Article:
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At the heart of general practice since 1960

Now pharma gets to set NHS agenda

There was a time when GPs exercised a paternalistic control over what patients knew about their illnesses. No longer. These days, knowledge is power and patient empowerment is all the rage, so patients are bombarded with information about their health and on NHS services.

There was a time when GPs exercised a paternalistic control over what patients knew about their illnesses. No longer. These days, knowledge is power and patient empowerment is all the rage, so patients are bombarded with information about their health and on NHS services.



Some of that information is eminently useful. It's hard to argue with chronically ill patients gaining a far greater understanding of their condition and how it should be managed. But then there is the far more questionable battery of ratings, scorecards and league tables, some of which have already been published, with others pending in a crowded pipeline.

Patients, as a University of Birmingham analysis shows this week, are already struggling to grasp information aimed at offering them more choice, and they're likely to get a whole lot more confused as the amount of data published by NHS providers increases exponentially. But far from easing down on the drive to provide patients with information, ministers seem intent on speeding up. And their latest proposals, revealed in Pulse this week, are likely to prove the most controversial of them all.

The NHS could be argued to have a duty, as a public service, to keep patients fully informed. Openness and transparency are here to stay in all walks of life, and the health service is certainly no exception. But the Government now supports widening the information available to patients from commercial sources, by allowing the pharmaceutical industry to communicate directly to patients.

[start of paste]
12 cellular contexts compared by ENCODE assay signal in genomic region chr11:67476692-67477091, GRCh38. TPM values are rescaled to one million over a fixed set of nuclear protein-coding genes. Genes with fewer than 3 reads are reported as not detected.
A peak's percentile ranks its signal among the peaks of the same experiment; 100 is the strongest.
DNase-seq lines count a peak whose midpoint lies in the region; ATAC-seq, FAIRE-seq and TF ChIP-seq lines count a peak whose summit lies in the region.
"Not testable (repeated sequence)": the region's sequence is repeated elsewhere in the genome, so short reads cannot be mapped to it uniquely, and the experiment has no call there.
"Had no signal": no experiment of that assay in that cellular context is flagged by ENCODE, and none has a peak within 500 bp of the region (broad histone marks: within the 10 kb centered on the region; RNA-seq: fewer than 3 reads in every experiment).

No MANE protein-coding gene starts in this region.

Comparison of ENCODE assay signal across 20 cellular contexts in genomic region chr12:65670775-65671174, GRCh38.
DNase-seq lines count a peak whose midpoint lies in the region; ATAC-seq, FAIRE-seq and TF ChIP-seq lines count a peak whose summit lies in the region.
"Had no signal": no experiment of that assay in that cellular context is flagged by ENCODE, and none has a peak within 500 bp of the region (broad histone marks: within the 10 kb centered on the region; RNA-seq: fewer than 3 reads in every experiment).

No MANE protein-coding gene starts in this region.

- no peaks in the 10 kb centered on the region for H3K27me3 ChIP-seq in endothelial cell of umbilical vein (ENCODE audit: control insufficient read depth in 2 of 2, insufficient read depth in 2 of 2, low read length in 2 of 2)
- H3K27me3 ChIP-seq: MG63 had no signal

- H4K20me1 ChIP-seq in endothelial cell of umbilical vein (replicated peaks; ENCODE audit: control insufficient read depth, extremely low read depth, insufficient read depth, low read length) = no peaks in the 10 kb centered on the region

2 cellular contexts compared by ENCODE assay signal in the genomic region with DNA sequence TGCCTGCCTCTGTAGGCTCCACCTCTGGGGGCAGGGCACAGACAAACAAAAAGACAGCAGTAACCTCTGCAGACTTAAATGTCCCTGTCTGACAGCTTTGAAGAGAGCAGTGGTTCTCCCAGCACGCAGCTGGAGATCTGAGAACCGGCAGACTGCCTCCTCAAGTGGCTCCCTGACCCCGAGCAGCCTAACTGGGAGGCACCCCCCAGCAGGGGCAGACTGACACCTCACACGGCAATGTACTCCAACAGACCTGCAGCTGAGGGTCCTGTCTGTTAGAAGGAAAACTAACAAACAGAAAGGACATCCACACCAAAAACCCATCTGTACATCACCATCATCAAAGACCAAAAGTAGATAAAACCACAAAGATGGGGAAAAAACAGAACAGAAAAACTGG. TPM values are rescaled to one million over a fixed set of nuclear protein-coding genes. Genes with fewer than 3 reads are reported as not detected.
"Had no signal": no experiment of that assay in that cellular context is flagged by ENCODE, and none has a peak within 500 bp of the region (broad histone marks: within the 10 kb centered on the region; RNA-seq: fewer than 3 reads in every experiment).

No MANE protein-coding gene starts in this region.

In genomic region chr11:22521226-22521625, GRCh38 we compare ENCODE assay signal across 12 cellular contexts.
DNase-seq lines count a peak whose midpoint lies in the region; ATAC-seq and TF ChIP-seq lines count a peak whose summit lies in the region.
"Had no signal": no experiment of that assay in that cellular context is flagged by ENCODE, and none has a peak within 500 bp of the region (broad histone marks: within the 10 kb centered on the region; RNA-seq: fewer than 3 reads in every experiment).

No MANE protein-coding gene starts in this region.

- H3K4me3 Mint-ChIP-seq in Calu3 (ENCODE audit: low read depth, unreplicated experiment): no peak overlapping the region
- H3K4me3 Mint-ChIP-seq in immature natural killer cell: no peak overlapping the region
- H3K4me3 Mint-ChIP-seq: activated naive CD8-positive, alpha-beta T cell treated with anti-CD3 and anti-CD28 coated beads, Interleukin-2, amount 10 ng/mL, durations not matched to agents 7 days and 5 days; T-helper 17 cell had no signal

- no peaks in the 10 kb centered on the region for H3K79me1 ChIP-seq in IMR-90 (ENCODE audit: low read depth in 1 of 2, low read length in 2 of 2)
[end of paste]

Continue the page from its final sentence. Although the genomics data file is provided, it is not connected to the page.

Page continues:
The plans would not allow direct-to-consumer advertising, but would permit information about illnesses and the prescription drugs used to treat them, provided it was 'factual and non-promotional'.

And here's the really eye-opening part. The arbiter of whether the pharmaceutical industry had stayed within these rules would be… the pharmaceutical industry.

The Association of the British Pharmaceutical Industry has a decent record at clamping down on clear breaches by its members of the current rules, but it is surely not the right body to police the fine and indistinct line between information and promotion.

And there is a wider concern over the plans. Pharmaceutical companies would not need to promote their own products, because awareness campaigns about diseases would be easily enough to send a rush of patients to GP practices.

The proposals hand the pharma industry a key influence over which illnesses society chooses to care most about, and therefore which should be prioritised for NHS resources. Knowledge is indeed power, but that holds true for the suppliers of that knowledge, as well as the recipients.

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